WHIRLWIND JOURNEY: Rita Towmey, alongside her husband Brad, has become a beloved citizen of Biloela after migrating from Vietnam.
WHIRLWIND JOURNEY: Rita Towmey, alongside her husband Brad, has become a beloved citizen of Biloela after migrating from Vietnam.

This Vietnamese cafe owner is thriving in CQ

TWENTY-six-year-old Rita Twomey has gone from a scared foreign migrant to thriving as a prominent citizen and business owner in Biloela.

Mrs Twomey followed her mother and migrated to Australia from Vietnam in 2009 on a student visa and has seamlessly integrated in the community and even started a family.

Moving to Biloela was a massive shock and adjustment for Mrs Twomey initially.

"My mother lied that she lived in Brisbane so I thought, yeah, big city living," Mrs Twomey said.

"I arrived in Biloela and I was scared, firstly because I was driven here by a stranger and disappointed initially with Biloela staying at the caravan park.

"I couldn't speak English or had any friends and I wanted to go home."

Mrs Twomey bounced around doing a few odd jobs, including being a dishwasher at the Thai Noi restaurant where she met her husband Brad about eight years ago.

The two hit it off and were married in a matter of months. They have been married now for seven years, raising a five-year-old son Klayten or "Ken" as he's known to the Vietnamese community.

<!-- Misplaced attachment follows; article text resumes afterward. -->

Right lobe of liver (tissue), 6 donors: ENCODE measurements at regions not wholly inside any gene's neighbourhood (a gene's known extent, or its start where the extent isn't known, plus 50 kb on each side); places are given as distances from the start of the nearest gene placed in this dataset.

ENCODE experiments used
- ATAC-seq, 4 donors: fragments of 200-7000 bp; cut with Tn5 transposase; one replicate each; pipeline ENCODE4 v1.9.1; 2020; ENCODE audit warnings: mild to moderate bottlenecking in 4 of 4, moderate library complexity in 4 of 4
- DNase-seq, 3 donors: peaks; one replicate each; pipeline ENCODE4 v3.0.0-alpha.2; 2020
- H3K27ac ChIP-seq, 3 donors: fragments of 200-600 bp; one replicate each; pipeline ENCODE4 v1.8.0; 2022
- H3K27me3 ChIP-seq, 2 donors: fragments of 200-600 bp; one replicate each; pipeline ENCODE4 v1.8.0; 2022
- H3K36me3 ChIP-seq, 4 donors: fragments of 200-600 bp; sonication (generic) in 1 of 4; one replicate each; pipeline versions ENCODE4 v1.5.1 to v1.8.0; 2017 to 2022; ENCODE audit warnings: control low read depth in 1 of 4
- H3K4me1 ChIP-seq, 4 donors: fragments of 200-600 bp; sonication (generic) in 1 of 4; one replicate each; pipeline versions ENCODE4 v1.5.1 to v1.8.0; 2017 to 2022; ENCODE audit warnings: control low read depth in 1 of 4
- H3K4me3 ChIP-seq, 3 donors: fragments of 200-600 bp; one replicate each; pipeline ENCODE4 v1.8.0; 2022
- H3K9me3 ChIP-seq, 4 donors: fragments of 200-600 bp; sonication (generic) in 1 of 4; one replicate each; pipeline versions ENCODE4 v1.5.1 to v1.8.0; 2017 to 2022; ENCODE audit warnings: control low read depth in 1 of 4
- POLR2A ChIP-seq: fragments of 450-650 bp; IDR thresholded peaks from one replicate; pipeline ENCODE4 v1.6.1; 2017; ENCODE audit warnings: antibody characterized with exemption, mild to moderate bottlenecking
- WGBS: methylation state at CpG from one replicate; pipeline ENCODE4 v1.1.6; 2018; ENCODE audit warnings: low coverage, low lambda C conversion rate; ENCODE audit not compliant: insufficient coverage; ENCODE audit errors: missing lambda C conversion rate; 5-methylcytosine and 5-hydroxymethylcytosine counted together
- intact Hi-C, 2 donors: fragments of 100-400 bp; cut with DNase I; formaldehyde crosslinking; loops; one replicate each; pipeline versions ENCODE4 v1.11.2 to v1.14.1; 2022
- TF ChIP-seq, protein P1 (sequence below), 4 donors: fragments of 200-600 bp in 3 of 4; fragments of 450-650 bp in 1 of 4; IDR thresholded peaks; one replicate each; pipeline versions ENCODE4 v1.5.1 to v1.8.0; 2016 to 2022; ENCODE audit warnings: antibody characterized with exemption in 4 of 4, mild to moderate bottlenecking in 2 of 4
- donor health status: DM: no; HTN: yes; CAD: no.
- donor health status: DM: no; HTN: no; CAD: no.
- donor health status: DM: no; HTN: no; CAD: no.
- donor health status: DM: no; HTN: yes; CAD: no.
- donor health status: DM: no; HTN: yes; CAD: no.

"I know the Brazilian, Thai, Vietnamese, Phillipian and Malaysian communities in Biloela," Mrs Twomey said.

"What I saw about seven years ago was completely different, where it was hard for all of them to communicate and even go to the shops.

"Now they are all communicating and making themselves known.

"All of the Australians here are behind us and to know they do want us here as friends."

Mr Twomey, who grew up in La Trobe Valley Victoria, was starstruck and curious about his future wife's culture, which was something he had never experienced.

"I've been welcomed by the Vietnamese community here from day one," Mr Twomey said.

"Straight in for a barbecue, want some beer and food and I didn't even know what they were talking about, but there was no negativity there.

"Some people make the joke that I'm treated like a king but I was treated like a brother straight away."

Now Mrs Twomey has realised her dream and opened her own cafe, Rita's Blue Cafe, which has been in full operation for about a month.

It has received positive feedback from the community.

"I heard this shop is up for sale and took the gamble," Mrs Twomey said.

"People love the twist of Australian and Vietnamese food."

Mr Twomey speaks for the whole community who are rapt his wife has opened the cafe after she supervised the Callide Power Station's canteen.

"Everyone's always asked when is Rita setting up her own shop in town and everyone in town thought it was a shame that the canteen was on the power station grounds and we can't actually eat her food," he said.